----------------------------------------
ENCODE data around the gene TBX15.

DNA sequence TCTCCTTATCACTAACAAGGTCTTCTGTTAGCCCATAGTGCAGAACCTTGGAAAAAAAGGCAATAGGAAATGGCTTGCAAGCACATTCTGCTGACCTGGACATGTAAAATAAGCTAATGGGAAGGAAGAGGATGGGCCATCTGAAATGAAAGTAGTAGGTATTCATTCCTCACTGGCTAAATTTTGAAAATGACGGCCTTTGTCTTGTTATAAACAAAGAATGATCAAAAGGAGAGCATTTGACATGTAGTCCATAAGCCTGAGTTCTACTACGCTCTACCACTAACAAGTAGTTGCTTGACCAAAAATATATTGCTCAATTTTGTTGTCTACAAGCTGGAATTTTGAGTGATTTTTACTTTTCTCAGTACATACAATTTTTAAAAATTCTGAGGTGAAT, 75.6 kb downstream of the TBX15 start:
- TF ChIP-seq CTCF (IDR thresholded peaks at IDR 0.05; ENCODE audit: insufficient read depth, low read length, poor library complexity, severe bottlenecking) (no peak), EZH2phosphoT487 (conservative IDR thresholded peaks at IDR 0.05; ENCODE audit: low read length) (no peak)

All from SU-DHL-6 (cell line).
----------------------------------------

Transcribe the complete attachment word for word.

ENCODE data around the gene TBX15.

DNA sequence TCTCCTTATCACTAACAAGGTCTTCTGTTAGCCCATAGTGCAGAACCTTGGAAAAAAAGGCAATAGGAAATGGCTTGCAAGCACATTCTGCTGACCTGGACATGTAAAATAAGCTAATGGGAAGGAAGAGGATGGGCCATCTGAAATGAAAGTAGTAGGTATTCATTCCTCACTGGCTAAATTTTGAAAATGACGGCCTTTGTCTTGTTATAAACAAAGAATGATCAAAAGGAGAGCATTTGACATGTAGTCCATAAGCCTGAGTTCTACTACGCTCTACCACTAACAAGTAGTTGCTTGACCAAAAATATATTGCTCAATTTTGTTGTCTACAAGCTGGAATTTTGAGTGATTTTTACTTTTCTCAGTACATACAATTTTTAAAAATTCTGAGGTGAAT, 75.6 kb downstream of the TBX15 start:
- TF ChIP-seq CTCF (IDR thresholded peaks at IDR 0.05; ENCODE audit: insufficient read depth, low read length, poor library complexity, severe bottlenecking) (no peak), EZH2phosphoT487 (conservative IDR thresholded peaks at IDR 0.05; ENCODE audit: low read length) (no peak)

All from SU-DHL-6 (cell line).